It’s been said that people are more afraid of public speaking than they are of death, but for Donald Davis, he couldn’t imagine doing anything else.
Talk of cutting the historic courthouse maples in Waynesville has come and gone during the years.
Reasons varied. It was hard to get grass to grow underneath. The trees masked the grandness of the historic courthouse. Heavy equipment parked under the trees during courthouse renovations damaged the root systems.
Main Street merchants are used to answering tourists’ questions: how do you get to the parkway, what’s the best place for dinner, and where are the public restrooms? But lately, Waynesville’s downtown store keepers have also become purveyors of news.
A parade of Haywood County department leaders went before county commissioners during a budget work session Monday, each pleading their case for why their department needs an additional employee or two next fiscal year.
The lone evergreen tree left standing on the lawn of the historic courthouse in downtown Waynesville will soon be coming down.
Maggie Valley leaders on opposing sides of the tourist tax hike both claim to have the majority in their corner.
Maggie Mayor Ron DeSimone presented a stack of letters of support from hotel owners to state legislators during a trip to Raleigh last week, urging them to shepherd the room tax increase to passage. DeSimone spent several days visiting lodging businesses in Maggie to see where they stood.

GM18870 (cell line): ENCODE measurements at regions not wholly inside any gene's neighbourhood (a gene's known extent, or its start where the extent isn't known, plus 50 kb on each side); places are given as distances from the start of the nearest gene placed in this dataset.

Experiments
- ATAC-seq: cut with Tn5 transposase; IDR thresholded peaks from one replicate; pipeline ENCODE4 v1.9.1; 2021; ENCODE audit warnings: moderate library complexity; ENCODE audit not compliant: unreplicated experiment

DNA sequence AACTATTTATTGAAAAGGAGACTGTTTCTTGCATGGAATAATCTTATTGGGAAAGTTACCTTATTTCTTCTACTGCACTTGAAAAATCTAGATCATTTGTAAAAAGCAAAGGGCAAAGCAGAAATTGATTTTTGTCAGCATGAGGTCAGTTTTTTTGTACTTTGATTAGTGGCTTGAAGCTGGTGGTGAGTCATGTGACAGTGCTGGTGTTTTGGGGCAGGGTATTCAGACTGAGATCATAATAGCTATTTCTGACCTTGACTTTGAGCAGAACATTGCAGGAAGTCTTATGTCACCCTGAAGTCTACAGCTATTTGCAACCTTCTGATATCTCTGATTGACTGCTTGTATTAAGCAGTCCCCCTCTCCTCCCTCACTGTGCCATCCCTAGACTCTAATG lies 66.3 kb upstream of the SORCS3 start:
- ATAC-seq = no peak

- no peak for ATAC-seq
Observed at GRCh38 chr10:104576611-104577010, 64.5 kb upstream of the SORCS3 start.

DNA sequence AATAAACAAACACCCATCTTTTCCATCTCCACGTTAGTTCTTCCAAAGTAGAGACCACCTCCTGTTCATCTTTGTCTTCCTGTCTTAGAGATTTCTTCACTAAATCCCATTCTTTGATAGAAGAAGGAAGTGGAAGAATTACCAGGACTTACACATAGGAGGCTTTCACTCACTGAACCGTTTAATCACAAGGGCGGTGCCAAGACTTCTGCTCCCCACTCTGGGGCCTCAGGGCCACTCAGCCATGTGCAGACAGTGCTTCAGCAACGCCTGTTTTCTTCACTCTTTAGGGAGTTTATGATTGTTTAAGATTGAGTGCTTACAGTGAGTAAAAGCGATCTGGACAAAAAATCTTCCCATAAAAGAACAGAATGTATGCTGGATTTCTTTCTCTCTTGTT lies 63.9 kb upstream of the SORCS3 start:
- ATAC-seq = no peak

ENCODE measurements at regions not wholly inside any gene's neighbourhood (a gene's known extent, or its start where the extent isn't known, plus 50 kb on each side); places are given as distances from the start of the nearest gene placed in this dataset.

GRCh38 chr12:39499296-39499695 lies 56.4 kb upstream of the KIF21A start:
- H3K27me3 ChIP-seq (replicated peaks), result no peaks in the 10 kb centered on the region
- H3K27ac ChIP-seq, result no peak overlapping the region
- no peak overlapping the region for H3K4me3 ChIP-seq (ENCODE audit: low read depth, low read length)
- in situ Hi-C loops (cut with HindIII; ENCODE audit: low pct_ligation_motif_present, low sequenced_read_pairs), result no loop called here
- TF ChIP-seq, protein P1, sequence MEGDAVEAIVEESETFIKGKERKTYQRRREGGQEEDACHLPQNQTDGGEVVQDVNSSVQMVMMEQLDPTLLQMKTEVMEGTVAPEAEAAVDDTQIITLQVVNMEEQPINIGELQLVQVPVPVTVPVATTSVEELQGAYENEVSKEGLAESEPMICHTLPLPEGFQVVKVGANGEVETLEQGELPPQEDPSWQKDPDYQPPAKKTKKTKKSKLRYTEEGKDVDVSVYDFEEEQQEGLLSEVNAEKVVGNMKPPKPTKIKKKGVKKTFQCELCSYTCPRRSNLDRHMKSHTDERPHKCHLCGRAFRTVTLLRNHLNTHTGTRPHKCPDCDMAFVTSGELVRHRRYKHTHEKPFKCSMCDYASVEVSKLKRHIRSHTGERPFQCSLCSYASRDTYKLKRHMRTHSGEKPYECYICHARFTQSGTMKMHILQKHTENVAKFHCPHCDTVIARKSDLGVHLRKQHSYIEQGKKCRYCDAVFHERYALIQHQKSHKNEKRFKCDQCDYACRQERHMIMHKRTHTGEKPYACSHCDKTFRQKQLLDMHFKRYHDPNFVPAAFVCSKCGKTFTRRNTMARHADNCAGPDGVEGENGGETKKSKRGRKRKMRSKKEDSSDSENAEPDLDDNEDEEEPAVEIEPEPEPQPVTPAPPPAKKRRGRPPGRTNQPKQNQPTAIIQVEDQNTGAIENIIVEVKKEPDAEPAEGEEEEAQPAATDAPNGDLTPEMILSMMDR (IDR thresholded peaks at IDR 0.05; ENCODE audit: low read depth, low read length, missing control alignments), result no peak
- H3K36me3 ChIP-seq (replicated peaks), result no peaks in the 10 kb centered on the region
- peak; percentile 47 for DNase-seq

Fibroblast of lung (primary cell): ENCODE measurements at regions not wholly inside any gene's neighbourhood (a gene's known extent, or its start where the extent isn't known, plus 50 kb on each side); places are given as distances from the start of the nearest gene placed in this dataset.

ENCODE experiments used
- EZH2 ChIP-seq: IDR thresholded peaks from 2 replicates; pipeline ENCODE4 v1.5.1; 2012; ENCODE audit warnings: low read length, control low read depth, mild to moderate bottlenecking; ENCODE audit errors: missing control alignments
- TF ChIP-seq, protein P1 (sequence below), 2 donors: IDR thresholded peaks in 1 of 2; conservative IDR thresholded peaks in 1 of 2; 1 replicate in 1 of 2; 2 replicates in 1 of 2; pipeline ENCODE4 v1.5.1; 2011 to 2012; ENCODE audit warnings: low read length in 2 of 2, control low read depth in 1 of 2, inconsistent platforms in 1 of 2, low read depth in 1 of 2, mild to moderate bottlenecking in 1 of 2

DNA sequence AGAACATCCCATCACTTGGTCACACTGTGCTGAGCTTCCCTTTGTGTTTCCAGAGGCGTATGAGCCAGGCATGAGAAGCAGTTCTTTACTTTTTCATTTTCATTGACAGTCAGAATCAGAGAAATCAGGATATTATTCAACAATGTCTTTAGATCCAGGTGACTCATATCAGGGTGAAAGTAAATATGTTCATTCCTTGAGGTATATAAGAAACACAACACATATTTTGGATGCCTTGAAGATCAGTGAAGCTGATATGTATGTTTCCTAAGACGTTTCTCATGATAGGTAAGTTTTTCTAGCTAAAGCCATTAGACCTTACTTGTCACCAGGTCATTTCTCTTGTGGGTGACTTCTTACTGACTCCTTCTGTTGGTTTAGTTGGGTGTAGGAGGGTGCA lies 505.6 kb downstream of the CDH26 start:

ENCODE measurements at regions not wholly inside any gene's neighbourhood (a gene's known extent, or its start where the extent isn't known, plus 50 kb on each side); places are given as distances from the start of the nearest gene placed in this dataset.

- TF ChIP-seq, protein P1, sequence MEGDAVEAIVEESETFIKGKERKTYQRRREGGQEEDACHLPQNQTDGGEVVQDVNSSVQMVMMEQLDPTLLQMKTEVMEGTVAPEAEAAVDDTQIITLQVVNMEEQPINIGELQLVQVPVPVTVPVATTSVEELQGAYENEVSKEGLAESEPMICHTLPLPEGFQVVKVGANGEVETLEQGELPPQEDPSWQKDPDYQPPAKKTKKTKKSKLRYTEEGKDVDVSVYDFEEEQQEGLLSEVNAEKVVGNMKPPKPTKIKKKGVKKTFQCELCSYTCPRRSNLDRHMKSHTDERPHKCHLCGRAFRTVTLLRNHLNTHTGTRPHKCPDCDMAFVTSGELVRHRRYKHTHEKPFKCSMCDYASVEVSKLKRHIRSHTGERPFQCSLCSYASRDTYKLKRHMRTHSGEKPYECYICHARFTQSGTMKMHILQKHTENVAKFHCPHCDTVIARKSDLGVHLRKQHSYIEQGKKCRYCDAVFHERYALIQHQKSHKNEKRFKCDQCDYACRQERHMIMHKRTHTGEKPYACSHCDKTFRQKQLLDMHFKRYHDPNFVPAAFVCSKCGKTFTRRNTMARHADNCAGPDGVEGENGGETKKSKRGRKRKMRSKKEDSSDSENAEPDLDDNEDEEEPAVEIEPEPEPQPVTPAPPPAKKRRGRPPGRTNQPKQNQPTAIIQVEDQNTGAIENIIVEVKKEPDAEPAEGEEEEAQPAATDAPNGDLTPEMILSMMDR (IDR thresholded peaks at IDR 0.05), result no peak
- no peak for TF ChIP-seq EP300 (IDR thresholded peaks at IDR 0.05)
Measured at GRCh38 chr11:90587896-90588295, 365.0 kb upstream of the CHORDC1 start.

Joyce Porter had just finished cleaning her house in Jonathan Creek and was planning to hop in the shower, but when she turned on the faucet, no water came out.
Haywood Community College trustees cited leadership, community rapport and deep local roots as key factors when naming Dr. Barbara Sue Parker the next college president last week.
The numbers are unforgiving.
One in three unexpected deaths in Haywood County are likely prescription drug overdoses. This year alone, there have been eight drug-related deaths — out of 25 unexpected deaths in all. And that doesn’t include two deaths last week that the county medical examiner suspects are overdoses as well.
U.S. Congressman Mark Meadows told Haywood County business leaders this week that the federal government should borrow a page — or perhaps a whole chapter or two — from the private sector playbook when it comes to financial problem solving.